In previous years, states regulated the mortgage industry. As of 2011, the National Mortgage Licensing Registry and System (NMLS) is operational under the federal government. A requirement to maintain an NMLS license is 8 hours per year of continuing education (CE).
Options for CE are face-to-face or an online course. I received an offer for a discount price of $99.95 from “Kaplan Real Estate Education” and decided to go for it. Having taken CE courses for insurance and mortgage licensing for the last five years with no problems, it seemed like a good fit. The Kaplan NMLS CE course is divided into several sections. You view the material in one section and then take a 10-question quiz. You must get 100% on the quiz to proceed to the next section. If he gets 90% or less, he does it again until he gets 100%. This is very irritating. Then, when you finally get to the end of the eight-hour course (longer if you spend a lot of time on quizzes), there’s a 25-question final exam. Kaplan offers you two chances to score 75% or better on the exam. Some of the questions are worded differently from the material presented. Other questions ask for statistical historical information that has no educational value. OK, I’m making excuses for failing the exam twice! This is the first time in five years that I have had a problem with a CE exam. When I called to complain, Kaplan’s supervisor said I had to pay again, do another 8 hours of CE class, and then they’d let me take their stupid test twice more…with no certainty of getting a CE certificate. When I asked for a refund, I was told that they don’t give refunds.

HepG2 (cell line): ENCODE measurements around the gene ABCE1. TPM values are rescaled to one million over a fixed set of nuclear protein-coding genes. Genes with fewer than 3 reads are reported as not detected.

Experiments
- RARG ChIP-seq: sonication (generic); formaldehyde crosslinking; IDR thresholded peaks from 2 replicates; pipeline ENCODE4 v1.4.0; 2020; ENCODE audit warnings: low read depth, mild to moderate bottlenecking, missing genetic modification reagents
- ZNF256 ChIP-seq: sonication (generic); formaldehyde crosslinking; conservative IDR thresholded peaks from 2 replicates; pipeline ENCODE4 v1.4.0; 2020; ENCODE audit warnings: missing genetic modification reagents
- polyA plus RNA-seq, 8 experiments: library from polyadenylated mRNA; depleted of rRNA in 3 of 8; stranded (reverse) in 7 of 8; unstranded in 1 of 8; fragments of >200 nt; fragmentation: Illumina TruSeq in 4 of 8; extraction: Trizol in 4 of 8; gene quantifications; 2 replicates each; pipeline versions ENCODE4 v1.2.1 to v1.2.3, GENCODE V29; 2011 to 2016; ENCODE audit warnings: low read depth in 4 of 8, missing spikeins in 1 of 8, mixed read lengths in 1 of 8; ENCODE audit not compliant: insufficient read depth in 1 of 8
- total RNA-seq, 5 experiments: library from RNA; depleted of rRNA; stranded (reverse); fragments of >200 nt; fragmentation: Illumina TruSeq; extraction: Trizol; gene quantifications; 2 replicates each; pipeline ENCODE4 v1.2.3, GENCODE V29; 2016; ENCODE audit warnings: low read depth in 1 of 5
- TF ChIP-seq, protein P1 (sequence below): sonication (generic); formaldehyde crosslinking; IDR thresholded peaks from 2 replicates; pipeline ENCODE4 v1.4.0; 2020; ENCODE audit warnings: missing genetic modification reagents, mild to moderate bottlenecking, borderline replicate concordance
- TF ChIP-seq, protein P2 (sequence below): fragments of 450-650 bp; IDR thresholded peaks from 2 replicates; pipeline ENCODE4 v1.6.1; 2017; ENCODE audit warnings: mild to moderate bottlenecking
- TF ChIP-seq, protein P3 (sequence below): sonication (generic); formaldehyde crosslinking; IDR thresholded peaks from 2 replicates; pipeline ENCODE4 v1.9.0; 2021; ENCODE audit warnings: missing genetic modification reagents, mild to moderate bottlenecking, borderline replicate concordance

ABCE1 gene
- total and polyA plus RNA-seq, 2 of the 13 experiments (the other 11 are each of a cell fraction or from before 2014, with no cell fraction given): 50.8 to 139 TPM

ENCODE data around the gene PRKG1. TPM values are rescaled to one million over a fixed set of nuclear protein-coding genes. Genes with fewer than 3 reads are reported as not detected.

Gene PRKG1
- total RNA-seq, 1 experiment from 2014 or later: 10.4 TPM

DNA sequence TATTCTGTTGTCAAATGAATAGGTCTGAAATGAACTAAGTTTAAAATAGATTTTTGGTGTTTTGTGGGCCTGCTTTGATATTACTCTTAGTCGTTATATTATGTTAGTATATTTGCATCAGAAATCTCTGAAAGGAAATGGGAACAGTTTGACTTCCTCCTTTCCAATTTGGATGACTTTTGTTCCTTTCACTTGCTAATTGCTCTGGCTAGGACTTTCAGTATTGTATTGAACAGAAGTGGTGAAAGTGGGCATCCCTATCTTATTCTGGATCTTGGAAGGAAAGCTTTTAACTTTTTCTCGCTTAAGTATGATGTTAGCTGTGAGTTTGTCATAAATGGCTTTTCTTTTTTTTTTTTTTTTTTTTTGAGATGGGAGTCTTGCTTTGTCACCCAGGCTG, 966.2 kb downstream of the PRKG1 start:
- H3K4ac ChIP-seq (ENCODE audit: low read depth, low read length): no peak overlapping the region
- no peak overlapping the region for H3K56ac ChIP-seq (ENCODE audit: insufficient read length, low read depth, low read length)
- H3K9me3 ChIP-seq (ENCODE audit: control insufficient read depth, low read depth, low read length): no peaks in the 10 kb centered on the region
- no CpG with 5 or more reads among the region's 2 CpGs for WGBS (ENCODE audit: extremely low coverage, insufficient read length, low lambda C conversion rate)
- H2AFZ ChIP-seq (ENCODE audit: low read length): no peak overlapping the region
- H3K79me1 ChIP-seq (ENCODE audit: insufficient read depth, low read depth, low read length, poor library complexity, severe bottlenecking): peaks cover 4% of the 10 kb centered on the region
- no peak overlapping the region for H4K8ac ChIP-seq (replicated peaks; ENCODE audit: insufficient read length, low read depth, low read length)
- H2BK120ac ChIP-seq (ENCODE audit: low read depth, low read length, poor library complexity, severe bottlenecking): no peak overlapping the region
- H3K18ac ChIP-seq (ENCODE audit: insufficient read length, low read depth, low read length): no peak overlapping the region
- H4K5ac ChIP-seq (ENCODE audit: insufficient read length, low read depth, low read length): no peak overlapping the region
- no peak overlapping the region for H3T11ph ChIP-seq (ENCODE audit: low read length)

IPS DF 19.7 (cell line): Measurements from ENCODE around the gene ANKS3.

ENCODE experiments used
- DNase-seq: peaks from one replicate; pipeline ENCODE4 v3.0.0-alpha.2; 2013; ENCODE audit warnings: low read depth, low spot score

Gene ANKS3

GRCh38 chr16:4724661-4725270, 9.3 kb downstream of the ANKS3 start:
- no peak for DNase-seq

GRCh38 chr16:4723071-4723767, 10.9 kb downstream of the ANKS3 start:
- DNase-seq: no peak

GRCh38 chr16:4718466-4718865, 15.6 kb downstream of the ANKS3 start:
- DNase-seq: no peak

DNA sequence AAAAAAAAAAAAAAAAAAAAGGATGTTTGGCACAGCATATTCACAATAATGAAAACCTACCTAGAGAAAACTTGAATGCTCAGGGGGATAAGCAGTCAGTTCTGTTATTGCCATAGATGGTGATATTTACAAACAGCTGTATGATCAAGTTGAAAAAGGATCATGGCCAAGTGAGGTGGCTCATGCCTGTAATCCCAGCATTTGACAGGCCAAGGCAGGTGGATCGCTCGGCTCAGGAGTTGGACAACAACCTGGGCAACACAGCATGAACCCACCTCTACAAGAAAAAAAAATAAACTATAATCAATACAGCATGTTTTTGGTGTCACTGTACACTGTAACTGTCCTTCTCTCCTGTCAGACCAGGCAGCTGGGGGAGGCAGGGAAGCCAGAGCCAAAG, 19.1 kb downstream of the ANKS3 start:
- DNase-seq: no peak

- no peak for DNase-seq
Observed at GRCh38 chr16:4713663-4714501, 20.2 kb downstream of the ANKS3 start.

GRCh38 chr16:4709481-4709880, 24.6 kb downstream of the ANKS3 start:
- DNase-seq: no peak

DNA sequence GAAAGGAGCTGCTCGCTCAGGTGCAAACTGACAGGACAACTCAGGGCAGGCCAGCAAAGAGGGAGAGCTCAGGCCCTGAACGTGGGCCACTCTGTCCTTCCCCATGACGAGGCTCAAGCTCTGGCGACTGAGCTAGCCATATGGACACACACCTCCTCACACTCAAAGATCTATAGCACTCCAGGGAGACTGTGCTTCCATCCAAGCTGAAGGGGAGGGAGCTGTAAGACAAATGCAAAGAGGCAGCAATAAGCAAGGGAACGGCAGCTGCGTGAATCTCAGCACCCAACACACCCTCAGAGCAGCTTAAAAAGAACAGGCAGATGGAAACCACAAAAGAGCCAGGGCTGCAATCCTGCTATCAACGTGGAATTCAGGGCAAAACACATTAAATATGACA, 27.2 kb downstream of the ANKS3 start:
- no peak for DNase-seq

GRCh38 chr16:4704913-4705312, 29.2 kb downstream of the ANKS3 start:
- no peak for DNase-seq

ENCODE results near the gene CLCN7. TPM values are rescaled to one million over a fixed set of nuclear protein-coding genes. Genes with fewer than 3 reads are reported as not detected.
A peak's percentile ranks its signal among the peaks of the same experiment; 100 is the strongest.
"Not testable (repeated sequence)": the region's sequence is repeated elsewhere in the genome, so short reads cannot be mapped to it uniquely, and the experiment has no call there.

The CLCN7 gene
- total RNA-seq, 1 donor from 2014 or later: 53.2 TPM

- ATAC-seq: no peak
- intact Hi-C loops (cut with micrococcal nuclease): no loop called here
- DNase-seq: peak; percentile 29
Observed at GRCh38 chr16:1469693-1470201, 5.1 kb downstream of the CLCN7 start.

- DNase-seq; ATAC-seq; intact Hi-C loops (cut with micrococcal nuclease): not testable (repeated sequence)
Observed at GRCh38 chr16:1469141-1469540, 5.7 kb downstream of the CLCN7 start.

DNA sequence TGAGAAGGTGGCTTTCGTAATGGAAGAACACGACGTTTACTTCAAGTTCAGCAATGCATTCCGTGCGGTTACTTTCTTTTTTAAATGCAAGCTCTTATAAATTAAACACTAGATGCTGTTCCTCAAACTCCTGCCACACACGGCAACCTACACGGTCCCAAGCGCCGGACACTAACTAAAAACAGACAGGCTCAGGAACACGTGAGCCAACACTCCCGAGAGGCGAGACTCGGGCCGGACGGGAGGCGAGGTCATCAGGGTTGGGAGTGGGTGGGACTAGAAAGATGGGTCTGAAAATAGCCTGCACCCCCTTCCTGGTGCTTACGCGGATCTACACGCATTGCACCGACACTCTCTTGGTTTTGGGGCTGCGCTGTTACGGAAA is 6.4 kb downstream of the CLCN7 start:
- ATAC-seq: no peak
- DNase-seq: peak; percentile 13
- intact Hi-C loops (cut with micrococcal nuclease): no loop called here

A couple of days later a representative from Proschools called me to see if I wanted to take their CE course. The rep said they had a satisfaction guarantee. He also said that students rarely had trouble with the test and allowed unlimited attempts if necessary. The preschools were offering a discount that brought the cost to around $100 and I decided to give it a try. The material seemed to be geared a bit more towards useful information rather than arcane historical data. Proschools has a quiz after each section, but there were usually only two to four questions. This made it much easier to get 100% on the quiz. The quiz offered the option of a practice or a “final” mode. You have to take the “final” quiz, even if you get 100% in the practice mode which has the same questions. It’s best to skip practice and go straight to the “final” test. You have multiple opportunities for the final quiz if needed. Then came the dreaded final exam. The government requires the course provider to require a 70% or higher to pass. (Why does Kaplan require a 75%? So more people fail and have to repeat the course?) I was short on time and rushed through the exam in about five minutes. I got 24 out of 25 correct for 96%. Look, go smart!
From my experience this year I would suggest Proschools if you want an online course. Ask if they are offering any discounts and they will give you the code to use, if available. Of course, the quality of the course is much more important than a small difference in cost.